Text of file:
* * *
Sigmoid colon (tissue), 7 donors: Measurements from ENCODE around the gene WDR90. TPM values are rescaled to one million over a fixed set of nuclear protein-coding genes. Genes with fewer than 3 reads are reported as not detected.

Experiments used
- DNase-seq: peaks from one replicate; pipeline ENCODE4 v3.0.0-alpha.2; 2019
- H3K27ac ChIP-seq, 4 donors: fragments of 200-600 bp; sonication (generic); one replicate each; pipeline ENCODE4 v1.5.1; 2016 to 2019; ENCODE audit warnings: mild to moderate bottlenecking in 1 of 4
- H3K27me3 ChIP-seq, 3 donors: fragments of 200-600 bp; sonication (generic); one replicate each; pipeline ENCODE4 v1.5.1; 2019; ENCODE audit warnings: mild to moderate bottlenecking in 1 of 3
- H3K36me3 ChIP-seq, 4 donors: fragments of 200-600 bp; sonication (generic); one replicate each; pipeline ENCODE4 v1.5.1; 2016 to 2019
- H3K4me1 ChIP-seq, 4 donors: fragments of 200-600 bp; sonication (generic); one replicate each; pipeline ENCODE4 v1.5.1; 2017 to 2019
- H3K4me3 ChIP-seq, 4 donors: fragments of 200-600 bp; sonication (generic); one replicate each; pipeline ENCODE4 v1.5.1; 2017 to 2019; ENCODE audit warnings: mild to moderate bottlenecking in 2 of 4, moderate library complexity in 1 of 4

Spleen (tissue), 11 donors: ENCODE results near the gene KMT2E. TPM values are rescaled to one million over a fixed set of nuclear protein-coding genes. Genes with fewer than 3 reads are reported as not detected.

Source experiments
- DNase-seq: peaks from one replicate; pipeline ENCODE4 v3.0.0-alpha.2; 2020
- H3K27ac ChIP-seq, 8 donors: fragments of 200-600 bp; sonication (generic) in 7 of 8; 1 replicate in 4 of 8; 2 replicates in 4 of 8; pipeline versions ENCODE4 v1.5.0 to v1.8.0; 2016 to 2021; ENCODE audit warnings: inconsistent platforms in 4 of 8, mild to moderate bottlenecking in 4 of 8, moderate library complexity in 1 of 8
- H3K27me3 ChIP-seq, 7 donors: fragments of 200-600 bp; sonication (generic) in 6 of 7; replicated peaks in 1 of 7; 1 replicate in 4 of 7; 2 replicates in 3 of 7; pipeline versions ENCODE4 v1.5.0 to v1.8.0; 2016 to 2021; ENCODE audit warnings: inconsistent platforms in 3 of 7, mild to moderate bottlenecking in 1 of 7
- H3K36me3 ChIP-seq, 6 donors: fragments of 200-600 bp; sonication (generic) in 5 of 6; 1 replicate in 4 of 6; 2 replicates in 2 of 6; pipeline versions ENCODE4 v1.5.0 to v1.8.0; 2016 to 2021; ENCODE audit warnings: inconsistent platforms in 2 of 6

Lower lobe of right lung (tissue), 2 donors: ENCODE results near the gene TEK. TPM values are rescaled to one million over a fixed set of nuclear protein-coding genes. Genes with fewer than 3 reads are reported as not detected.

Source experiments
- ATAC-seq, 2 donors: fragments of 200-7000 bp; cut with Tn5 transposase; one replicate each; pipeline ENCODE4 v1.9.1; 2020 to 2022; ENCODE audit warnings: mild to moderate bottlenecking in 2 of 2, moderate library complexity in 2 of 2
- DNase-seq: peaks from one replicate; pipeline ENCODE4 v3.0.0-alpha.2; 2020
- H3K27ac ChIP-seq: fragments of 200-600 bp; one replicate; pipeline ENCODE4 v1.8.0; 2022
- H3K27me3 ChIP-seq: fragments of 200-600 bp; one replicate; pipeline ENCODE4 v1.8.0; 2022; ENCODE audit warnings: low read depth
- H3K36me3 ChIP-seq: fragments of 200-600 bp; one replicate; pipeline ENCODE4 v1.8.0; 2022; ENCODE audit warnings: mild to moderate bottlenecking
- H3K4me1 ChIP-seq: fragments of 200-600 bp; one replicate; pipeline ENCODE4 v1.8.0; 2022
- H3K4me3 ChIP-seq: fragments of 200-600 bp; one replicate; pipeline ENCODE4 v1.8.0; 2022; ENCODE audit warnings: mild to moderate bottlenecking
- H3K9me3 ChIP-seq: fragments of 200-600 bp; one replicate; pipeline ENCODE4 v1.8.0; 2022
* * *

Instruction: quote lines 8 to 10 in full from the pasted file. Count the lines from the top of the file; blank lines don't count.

- H3K4me3 ChIP-seq, 4 donors: fragments of 200-600 bp; sonication (generic); one replicate each; pipeline ENCODE4 v1.5.1; 2017 to 2019; ENCODE audit warnings: mild to moderate bottlenecking in 2 of 4, moderate library complexity in 1 of 4

Spleen (tissue), 11 donors: ENCODE results near the gene KMT2E. TPM values are rescaled to one million over a fixed set of nuclear protein-coding genes. Genes with fewer than 3 reads are reported as not detected.

Source experiments